Format

Send to

Choose Destination
Nature. 2012 Nov 8;491(7423):279-83. doi: 10.1038/nature11502. Epub 2012 Oct 14.

The structural biochemistry of Zucchini implicates it as a nuclease in piRNA biogenesis.

Author information

1
W. M. Keck Structural Biology Laboratory, Cold Spring Harbor Laboratory, Cold Spring Harbor, New York 11724, USA.

Abstract

PIWI-family proteins and their associated small RNAs (piRNAs) act in an evolutionarily conserved innate immune mechanism to provide essential protection for germ-cell genomes against the activity of mobile genetic elements. piRNA populations comprise a molecular definition of transposons, which permits them to distinguish transposons from host genes and selectively silence them. piRNAs can be generated in two distinct ways, forming either primary or secondary piRNAs. Primary piRNAs come from discrete genomic loci, termed piRNA clusters, and seem to be derived from long, single-stranded precursors. The biogenesis of primary piRNAs involves at least two nucleolytic steps. An unknown enzyme cleaves piRNA cluster transcripts to generate monophosphorylated piRNA 5' ends. piRNA 3' ends are probably formed by exonucleolytic trimming, after a piRNA precursor is loaded into its PIWI partner. Secondary piRNAs arise during the adaptive 'ping-pong' cycle, with their 5' termini being formed by the activity of PIWIs themselves. A number of proteins have been implicated genetically in primary piRNA biogenesis. One of these, Drosophila melanogaster Zucchini, is a member of the phospholipase-D family of phosphodiesterases, which includes both phospholipases and nucleases. Here we produced a dimeric, soluble fragment of the mouse Zucchini homologue (mZuc; also known as PLD6) and show that it possesses single-strand-specific nuclease activity. A crystal structure of mZuc at 1.75 Å resolution indicates greater architectural similarity to phospholipase-D family nucleases than to phospholipases. Together, our data suggest that the Zucchini proteins act in primary piRNA biogenesis as nucleases, perhaps generating the 5' ends of primary piRNAs.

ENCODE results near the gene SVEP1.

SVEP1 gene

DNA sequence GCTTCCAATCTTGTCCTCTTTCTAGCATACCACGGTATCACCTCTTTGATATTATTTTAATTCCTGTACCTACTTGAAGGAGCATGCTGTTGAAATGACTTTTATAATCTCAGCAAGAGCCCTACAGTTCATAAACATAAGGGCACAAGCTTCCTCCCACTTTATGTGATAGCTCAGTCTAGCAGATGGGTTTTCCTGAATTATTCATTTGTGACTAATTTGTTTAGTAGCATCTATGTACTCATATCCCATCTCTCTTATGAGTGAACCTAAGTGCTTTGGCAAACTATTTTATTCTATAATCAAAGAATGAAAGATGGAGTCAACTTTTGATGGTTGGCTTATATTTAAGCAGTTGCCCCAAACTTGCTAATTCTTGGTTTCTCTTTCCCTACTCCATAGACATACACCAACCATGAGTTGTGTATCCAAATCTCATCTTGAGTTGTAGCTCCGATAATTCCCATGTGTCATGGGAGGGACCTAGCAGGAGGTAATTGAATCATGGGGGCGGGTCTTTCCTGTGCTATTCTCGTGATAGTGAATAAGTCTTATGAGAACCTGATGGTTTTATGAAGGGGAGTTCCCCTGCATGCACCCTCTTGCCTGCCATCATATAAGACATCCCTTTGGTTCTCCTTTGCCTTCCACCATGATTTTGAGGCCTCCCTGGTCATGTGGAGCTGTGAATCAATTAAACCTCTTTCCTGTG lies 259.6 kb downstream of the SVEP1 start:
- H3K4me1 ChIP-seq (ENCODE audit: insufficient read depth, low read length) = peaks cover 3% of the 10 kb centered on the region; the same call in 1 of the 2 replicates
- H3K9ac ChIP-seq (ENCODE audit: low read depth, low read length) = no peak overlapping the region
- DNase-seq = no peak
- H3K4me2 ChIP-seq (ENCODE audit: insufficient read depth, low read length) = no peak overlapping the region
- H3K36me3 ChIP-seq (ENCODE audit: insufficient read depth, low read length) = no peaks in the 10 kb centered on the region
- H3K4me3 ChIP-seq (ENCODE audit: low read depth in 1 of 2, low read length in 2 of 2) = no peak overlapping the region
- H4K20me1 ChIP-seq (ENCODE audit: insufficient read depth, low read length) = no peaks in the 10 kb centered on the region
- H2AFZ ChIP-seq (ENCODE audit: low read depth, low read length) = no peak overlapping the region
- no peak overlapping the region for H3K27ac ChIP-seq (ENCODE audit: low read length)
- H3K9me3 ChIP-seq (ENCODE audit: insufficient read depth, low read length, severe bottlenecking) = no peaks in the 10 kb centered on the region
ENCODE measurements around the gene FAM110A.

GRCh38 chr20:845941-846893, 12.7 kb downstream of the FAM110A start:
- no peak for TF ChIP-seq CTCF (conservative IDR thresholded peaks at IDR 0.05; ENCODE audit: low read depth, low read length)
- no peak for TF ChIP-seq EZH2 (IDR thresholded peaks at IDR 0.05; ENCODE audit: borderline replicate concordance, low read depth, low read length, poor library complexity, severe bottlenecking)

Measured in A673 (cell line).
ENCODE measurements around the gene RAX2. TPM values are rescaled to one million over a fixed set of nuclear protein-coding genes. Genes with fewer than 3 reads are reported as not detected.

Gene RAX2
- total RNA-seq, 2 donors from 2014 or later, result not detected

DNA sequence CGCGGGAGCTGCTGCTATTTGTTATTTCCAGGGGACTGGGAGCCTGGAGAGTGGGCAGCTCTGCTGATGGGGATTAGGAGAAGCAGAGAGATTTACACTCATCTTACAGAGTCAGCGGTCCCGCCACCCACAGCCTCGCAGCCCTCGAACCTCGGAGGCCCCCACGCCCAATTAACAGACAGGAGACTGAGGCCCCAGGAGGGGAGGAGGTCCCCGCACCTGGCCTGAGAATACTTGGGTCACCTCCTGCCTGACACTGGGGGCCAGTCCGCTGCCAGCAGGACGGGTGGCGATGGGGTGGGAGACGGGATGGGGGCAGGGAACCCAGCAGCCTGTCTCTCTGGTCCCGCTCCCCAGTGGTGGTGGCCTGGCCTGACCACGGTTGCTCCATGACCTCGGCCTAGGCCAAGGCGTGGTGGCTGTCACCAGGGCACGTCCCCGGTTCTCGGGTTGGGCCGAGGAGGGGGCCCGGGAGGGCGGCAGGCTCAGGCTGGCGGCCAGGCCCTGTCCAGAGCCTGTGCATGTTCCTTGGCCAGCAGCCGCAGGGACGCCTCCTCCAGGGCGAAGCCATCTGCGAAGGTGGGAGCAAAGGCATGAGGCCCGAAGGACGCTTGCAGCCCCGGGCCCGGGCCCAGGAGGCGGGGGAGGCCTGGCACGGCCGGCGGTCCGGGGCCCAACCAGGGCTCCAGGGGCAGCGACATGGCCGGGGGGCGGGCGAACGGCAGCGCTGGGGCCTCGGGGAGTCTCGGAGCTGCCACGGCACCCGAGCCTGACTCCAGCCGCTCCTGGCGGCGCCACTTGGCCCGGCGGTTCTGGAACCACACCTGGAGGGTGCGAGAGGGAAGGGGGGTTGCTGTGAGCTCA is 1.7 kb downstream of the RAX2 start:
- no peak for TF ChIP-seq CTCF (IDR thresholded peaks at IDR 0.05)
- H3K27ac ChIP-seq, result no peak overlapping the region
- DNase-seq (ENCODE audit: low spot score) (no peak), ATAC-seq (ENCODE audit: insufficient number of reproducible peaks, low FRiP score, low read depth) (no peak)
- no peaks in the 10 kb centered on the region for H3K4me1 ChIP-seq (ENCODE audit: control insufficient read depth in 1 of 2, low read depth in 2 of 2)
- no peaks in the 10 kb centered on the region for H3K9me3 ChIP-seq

PMID:
23064227
PMCID:
PMC3493678
DOI:
10.1038/nature11502
[Indexed for MEDLINE]
Free PMC Article

Supplemental Content

Full text links

Icon for Nature Publishing Group Icon for PubMed Central
Loading ...
Support Center